Analysis Paralysis

Analysis Paralysis is one of the, the not the, biggest reasons that people fail to reach their goals. In business, particularly growing your business, the inability to make even the smallest of choices will derail your company faster than lack of money. “But it’s because I don’t have much money to work with that I can’t afford a mistake.” You can tell yourself that, but really think about it. What’s the worst thing that could happen if you make a mistake? Let’s look at some examples:

A)     A software start-up founded by three graduate students from a prestigious university took 6 months to, wait for it, choose a logo. Would you like to wager on if that company is still in business? It’s not. The founding team’s inability to agree and act on the simple things was a symptom of their unpreparedness to address the important issues of their business.

B)      A provider of custom car parts had very limited funds to set up an e-commerce web site. A friend of his offered such services, so he chose him that week. The site went up and worked well, for a while until the friend stopped offering the service. Was this a failure? The retailer had made enough profit from his time in business that he hired another service right away to transfer his web-store. Most of the work was already done anyway. AND he had a good reason to send out a fancy marketing messages announcing the new and improved store.

We’ve all (author raises her hand) fallen into the Analysis Paralysis trap at one time, OK many times. The key is getting out of it.

Step 1: Admit you have it.

Step 2: Lock all that data, research and what not in a drawer, real or virtual.

Step 3: Do one thing today that moves your business forward.

By tomorrow, I’d bet my favorite coffee cup that you’ll feel more confident in doing one more little thing, and more the next day and so on.

After a few weeks, you have permission to do more analysis. Pull out all that old data and get new data on where you are now. Have things improved? Have you moved closer to your goal?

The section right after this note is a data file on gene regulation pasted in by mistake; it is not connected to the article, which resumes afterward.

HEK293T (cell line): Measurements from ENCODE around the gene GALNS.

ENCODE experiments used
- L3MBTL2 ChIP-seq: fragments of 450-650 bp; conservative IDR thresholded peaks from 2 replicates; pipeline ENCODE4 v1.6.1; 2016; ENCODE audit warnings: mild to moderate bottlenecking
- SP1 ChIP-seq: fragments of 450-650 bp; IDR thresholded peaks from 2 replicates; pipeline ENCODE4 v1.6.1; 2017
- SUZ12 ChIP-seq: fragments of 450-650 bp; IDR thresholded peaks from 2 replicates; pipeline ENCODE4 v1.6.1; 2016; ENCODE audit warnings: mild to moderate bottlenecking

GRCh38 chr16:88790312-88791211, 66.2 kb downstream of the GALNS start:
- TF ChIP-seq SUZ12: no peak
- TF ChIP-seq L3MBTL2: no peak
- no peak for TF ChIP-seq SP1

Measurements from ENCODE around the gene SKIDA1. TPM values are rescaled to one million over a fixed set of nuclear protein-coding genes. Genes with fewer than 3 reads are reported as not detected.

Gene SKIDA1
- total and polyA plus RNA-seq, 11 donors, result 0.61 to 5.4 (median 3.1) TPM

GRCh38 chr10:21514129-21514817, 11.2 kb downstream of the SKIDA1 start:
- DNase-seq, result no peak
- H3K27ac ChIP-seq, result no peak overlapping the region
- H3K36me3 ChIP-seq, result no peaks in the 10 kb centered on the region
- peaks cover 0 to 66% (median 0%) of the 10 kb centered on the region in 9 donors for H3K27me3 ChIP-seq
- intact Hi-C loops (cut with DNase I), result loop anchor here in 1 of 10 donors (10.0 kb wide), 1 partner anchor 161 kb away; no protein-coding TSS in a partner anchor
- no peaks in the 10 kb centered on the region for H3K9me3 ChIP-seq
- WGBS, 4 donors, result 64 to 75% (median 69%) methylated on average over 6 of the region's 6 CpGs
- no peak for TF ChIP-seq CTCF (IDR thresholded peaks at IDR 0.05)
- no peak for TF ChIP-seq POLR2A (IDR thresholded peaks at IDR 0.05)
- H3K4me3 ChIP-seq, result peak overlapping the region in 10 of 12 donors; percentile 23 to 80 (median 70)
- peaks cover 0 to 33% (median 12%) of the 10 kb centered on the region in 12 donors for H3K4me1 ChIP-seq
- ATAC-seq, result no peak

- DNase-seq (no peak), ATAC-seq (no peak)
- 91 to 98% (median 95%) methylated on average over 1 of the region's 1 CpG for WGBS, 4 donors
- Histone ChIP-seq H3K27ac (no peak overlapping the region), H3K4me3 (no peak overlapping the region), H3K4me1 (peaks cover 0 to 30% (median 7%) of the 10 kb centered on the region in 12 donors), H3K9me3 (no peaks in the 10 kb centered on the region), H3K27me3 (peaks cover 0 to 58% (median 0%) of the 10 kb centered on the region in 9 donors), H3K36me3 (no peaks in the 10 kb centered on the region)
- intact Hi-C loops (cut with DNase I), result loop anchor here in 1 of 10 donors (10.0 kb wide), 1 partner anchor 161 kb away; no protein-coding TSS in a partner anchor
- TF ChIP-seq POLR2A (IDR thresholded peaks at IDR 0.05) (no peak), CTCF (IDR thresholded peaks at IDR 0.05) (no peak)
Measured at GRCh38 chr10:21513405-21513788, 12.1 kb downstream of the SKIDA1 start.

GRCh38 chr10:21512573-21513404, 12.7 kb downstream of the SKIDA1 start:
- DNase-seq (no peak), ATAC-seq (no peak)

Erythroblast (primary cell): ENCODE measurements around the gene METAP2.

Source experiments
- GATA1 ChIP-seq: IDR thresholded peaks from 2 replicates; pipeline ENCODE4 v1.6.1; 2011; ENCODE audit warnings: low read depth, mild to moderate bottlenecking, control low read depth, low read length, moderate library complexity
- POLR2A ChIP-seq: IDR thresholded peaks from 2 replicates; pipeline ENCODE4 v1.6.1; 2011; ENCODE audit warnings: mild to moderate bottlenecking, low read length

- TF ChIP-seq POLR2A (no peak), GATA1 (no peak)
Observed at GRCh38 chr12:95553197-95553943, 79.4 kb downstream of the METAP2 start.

I love to hear success stories! Make a comment below or drop me a note.


Great Emotions Chart For Writers

I have NO idea who created this, but it’s making rounds on Facebook and I had to share it. To the anonymous muse: Thank You.

emotions chart


Adventures in Social Media

Post Subtitle: “Why engaging in social media marketing on less than one cup of coffee is a bad idea.”

It started innocently. My daughter and I sat on the couch while she watched Mickey Mouse Club House and I checked morning emails and social media messages. I hadn’t visited Goodreads in a few a weeks, so I logged in and browsed a bit. “I should add more friends,” I thought. I hit the add friends button for Facebook, which requires you to send individual requests. So I sent a few – to actual people I know who also like books.

This is the point in the story where I should have finished that first cup of coffee. I noticed the Twitter button. “Let’s see what this does?”

HMMMM, it loads every Twitter account you follow, not the ones that follow you, but the ones you follow – ALL OF THEM.

AND I (kind of, must have, obviously) clicked the button, the one that sent a Goodreads Friend Request to all 1999 people I follow on Twitter.

The application spun its little circle for a while, and then timed out. “Whew!” I got out of that one,” I thought with satisfaction while sipping my coffee.

And then I saw the little message in red letters “You Have Sent 569 Friend Requests”

OMGEEEEEE. But wait, there’s more.

As the morning went on, my inbox exploded with alerts from Goodreads telling me that yet another person is now my friend on the site. Here’s the truth folks: I really do want to connect with you on Goodreads. I like books. I like writers. I write honest reviews. I recommend books that have impacted my life.

So, the takeaway from this little tale is: be careful what buttons you hit online at 7:30a.m., but embrace all the new people you might meet if you do!

p.s. find me on Goodreads at L.J.Lloyd